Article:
Silence is a telltale sign that a neighbourhood has power. Not absolute quiet but everyday sounds (i.e. normal noise associated with people and everyday life) are muted. The silence of the generators (sounds like a movie title) is proof that the electricity power authority is actually doing their job…generation and distribution to the consumers! There’s nothing truer than the adage that, ‘silence is golden’, it’s easy on everyone and the tranquillity it bequeaths is without price.
When consumers are getting value from their electricity bills you hardly see people or hear them either. Everyone stays indoors either listening to music, watching a movie or television, or just generally ‘maintaining’. Music maybe heard occasionally (from those that love it LOUD) and voices too but the atmosphere that pervades is one of calm.
Neighbours often don’t see other for days (crazy schedules of living and working in a busy city) but if the shadows in front of a lit window are anything to go by, then the person next door is alive and kicking. Indoor chores and activities tend to be the primary focus when power is available. Everywhere is deserted and the murmur of voices on passing a door another clue that someone’s inside.
On the other hand, once an outage occurs the general inclination is either to flee or switch on the generator. For individuals that have regimented times for its use, they may find errands that take them out pending the allotted time. For others that can’t do without electricity, the only option is the generator.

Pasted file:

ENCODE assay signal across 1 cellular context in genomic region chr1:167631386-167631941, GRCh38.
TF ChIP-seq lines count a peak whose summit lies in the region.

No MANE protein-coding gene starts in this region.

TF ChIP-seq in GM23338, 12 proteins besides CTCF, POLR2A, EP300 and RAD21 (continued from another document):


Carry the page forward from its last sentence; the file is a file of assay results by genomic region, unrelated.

Some places come alive with people, movement and the clatter, bang and hums of generators once blackness descends. Clusters develop and tales are swapped of daily events or strange occurrences. The usual debates or discussions about government, parastatals and other institutions could be another topic. The palpable disappointment that another outage has occurred is left unsaid but life goes on. On the other hand the sheer delight that rents the air i.e. UP NEPA when an outage ends is pathetic. In the 21st century we still inhabit the dark ages and there seems to be no end in sight.
Some districts find the concept of public power supply alien and only get to experience it for a few minutes, with these episodes few and far between. The double jeopardy of paying electricity bills (or buying the pre-paid cards) and the expense incurred from petrol or diesel purchase is something citizens have learnt to take in their stride. This isn’t ideal but when the ideal is a myth, reality is the only consequence.
We have all learned to cope (one way or the other) with the vagaries of the ‘power supply’ in our localities. Whenever the national power authority bestows electricity we all have various choices to make in how best we use this gift. On the other hand this choice is often wrenched out of our hands and the cruel joke of another outage quietly takes over. Sometimes the only response becomes the roar of generators…a sound that has come to represent ‘normal’ in the current scheme of things.